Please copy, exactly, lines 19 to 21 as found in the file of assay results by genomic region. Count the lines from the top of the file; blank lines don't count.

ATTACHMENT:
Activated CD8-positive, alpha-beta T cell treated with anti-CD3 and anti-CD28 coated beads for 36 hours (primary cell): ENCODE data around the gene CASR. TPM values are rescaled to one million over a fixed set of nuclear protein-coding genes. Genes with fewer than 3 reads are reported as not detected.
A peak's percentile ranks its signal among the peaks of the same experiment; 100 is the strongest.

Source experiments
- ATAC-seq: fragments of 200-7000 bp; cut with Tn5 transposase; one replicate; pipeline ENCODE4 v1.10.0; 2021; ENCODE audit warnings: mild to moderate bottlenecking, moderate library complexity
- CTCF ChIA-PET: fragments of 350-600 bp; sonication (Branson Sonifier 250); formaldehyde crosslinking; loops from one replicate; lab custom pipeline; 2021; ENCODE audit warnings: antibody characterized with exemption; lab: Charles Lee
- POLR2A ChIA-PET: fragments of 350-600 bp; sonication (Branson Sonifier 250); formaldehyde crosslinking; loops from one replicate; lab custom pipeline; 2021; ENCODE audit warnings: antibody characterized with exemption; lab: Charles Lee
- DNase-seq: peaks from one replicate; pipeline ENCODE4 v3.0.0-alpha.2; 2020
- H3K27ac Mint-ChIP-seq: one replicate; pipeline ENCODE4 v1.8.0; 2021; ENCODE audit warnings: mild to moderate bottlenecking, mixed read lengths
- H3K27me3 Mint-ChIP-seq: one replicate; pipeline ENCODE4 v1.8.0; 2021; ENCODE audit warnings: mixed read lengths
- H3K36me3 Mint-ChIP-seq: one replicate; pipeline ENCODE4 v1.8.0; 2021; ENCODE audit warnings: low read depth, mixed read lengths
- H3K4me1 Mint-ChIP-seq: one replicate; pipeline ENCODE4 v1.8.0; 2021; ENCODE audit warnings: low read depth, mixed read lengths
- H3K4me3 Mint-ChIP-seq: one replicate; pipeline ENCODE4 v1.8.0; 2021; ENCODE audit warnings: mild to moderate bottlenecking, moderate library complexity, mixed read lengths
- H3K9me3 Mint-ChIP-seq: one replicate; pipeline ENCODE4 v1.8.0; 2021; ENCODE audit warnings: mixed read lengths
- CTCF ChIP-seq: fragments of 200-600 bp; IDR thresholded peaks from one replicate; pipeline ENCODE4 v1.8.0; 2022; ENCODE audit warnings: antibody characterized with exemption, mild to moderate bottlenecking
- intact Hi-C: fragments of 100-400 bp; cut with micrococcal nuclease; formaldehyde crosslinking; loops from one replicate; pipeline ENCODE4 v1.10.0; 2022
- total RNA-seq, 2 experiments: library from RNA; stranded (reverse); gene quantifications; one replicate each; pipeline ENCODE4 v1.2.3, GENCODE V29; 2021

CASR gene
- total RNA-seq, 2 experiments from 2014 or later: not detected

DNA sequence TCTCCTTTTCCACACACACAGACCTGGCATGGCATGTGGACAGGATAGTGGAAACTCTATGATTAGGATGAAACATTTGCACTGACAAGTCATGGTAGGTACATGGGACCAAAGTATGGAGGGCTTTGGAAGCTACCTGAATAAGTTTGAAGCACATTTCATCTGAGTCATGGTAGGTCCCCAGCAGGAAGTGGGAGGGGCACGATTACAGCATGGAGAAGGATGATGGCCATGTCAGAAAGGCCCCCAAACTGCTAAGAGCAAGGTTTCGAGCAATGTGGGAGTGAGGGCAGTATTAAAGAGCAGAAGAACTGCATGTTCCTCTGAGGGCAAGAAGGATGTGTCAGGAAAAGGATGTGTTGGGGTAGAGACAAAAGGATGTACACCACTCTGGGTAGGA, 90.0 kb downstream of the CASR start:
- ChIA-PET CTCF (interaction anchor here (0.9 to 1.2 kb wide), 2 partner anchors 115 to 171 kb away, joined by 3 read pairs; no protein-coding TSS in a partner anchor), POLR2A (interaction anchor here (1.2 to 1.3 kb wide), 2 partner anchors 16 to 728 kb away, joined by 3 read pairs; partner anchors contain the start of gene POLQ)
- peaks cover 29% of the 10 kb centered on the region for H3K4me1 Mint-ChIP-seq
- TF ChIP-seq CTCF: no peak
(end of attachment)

DNA sequence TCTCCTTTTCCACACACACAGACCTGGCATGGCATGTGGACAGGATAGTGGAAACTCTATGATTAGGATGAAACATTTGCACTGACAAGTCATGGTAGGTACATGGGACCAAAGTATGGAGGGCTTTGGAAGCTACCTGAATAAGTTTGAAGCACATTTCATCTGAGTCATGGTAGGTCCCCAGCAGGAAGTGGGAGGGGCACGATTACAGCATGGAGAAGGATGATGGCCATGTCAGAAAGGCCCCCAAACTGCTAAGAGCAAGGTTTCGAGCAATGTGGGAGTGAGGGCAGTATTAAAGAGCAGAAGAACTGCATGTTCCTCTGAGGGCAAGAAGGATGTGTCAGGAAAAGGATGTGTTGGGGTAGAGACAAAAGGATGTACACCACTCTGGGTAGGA, 90.0 kb downstream of the CASR start:
- ChIA-PET CTCF (interaction anchor here (0.9 to 1.2 kb wide), 2 partner anchors 115 to 171 kb away, joined by 3 read pairs; no protein-coding TSS in a partner anchor), POLR2A (interaction anchor here (1.2 to 1.3 kb wide), 2 partner anchors 16 to 728 kb away, joined by 3 read pairs; partner anchors contain the start of gene POLQ)
- peaks cover 29% of the 10 kb centered on the region for H3K4me1 Mint-ChIP-seq